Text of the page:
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Walton County Animal Control, Georgia

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The Extent of the Cat Tragedy

 

Over One-thousand dead.” If that were people, it would be a tragedy of historical proportions. But because it is “just cats”, no one takes notice.  In 2013, 1,161 cats were euthanized in the Walton County Shelter alone; a rural county of only 82,000 people. Imagine what is happening in the larger metro-Atlanta shelters!

 

The weather is warming up; the cats are beginning to breed; the citizens will begin to call and complain; and the shelter will soon be flooded with adult cats and kittens. It happens every year, and 2014 won't be any different.

 

Each year, the “cat impound spike” begins in May and tapers off in November. Our small shelter can experience 300+ cats in one month during the peak. All summer long, within an hour of opening the doors in the morning, our adoption area is full and euthanasia room is loaded with cats in traps and cages. It is hard to fully explain the non-stop cat euthanasia all summer long.

 

Even though the high intake includes feral cats, there is just no way to turn around that many cats quick enough, so many of the friendly cats are euthanized as well.  People bringing in boxes of kittens are sure that “they are just so cute they will find homes, right?” Little do they realize, they just turned in the fifth box of kittens already that day!

 

There are several factors that attribute to tragedy, including the sheer high numbers of cats that enter the shelter system. A big piece of the solution lies in low cost spay/neuter clinics and TNR programs. But the focus of this article is to increase the rescue and adoption rates for cats that do enter the system. Compared with the dogs, the rescue rate for cats is pitiful. In 2012, licensed rescue groups saved only about 200 cats from our shelter... even fewer were adopted!  Meanwhile, over 80% of the cats were euthanized.

 

In 2012, over 1500 cats were euthanized.

 

While there are almost 80 Georgia licensed rescue groups on file with our shelter, the majority of those rescues (138 cats) were rescued by one group, Pound Puppies N Kittens. PPNK started out as a dog rescue, but over the years has built a successful cat rescue program. In 2012, nearly 50% of their adoptions were cats. It can be done!

 

While we are extremely grateful for the number of dog rescues, we hope to see more rescues incorporate cats into their rescue and adoption programs. Yes, new cat rescues could be started, but existing dog rescues already have many procedures in place, websites set up, adoption centers located and events planned.  Instead of reinventing the wheel, why not begin to incorporate cats into the existing rescue program? Poll the existing fosters and see who may be able to take in a cat from time to time; look for new cat fosters for the group; add a few housing crates to the remote adoption center for a cat or two.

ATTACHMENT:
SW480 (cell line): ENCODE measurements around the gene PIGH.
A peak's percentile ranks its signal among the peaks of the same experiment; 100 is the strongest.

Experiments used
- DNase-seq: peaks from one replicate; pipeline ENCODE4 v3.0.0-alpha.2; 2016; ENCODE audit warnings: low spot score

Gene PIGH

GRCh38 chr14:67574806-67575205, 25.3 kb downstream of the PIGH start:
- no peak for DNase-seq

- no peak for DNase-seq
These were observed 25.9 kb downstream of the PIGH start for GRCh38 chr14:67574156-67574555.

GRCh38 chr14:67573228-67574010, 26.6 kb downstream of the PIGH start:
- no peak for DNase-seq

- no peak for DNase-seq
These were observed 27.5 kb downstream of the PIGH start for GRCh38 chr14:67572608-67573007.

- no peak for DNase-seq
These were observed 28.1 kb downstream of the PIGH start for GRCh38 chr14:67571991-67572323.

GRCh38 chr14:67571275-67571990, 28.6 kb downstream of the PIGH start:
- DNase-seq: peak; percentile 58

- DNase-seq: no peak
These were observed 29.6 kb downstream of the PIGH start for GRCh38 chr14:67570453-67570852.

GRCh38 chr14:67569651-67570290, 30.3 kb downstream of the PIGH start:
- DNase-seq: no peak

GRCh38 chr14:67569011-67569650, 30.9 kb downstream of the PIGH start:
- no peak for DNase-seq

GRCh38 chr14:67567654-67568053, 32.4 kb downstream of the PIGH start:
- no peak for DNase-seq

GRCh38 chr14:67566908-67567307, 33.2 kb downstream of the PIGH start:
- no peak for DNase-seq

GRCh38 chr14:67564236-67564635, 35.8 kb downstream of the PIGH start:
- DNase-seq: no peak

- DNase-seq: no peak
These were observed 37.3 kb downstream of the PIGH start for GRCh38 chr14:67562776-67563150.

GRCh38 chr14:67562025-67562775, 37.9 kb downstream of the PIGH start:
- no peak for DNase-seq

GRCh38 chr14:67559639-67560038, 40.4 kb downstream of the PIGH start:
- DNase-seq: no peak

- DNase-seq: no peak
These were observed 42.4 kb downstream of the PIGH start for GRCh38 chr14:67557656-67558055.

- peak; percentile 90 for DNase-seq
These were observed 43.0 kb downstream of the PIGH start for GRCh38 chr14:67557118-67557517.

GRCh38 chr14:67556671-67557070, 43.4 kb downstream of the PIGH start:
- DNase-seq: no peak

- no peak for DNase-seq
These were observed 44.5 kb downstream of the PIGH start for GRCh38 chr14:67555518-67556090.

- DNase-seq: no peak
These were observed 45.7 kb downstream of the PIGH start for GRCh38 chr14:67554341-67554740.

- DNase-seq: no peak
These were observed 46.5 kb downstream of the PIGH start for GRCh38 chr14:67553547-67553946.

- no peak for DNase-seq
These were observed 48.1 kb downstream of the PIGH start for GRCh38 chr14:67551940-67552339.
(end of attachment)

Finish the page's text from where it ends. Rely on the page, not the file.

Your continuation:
If just 50 of the 80 Georgia licensed rescues on file with our shelter take in only 4 cats each per year (just one cat every 3 months), our cat euthanasia rate would drop from the current 83% down to 71%. That isn’t saving them all, but those 200 cats would still be alive!
 

A LETTER FROM A SUCCESFUL DOG AND CAT RESCUE GROUP

 

Dear fellow rescue group,

I am with Pound Puppies n Kittens a rescue group in Walton County Georgia.  We have been rescuing cats and dogs from local county shelters for over 15 years.  It has been both a rewarding and disheartening experience.  We have always tried to support our county shelters as much as possible.  We provide spay neuter programs, medical advise, foster homes, supplies and share in their efforts. 

When we started we were primarily a dog and puppy rescue group,  We did take a few kittens and the pretty blue eyed cats.  As we have grown over the years our cat adoptions have grown tremendously.  This year we will do about 50 % cat and kitten adoptions.  I want to encourage other rescue groups that don’t have a cat adoption program to build one. 

Why should we all be rescuing cats?  The cat plight at county animal controls is much more dire than the dogs.  There are still many highly adoptable cats and kittens being euthanized.  Most counties live release rate for cats is a dismal 5-15 %.  This means 85-95% of cats entering these shelters are dieing.  Many of these cats have been housecats and are already sterilized.  There are many more rescue groups for dogs than cats.

If you look at national statistics cats are continuing to grow as the number one family pet.  There are more pet cats then pet dogs.  There is a market for adopting these shelter cats to the public.  WE need to figure out ways to tap this market.

These are the different components we have added to build our cat program: 

 

1. Find cat people in your community and get them involved with fostering and adoptions.  Our cat people make it fun.  They are constantly doing fun things with the cats at our adoption events. They network and constantly talk cat to their friends and fellow cat lovers

 

2. Look for a place to house adoptable cats for potential adopters to meet.  Petsmart, Petco, Tractor Supply, Local feed and pet stores. 

 

3. Intake for cats coming from animal control can be foster homes or a room devoted to holding these cats.   In some ways foster cats are easier than dogs, so new fosters may want to start with a cat.  They are easier to confine and don’t require as much work and attention as a dog. 

 

I would be happy to consult and advise with any group or person that is interested in rescuing cats.  I hope I can encourage more groups to incorporate and build a cat adoption program.

 

Thanks,

Elizabeth Perry DVM

Pound Puppies n Kittens

beth@ppnk.org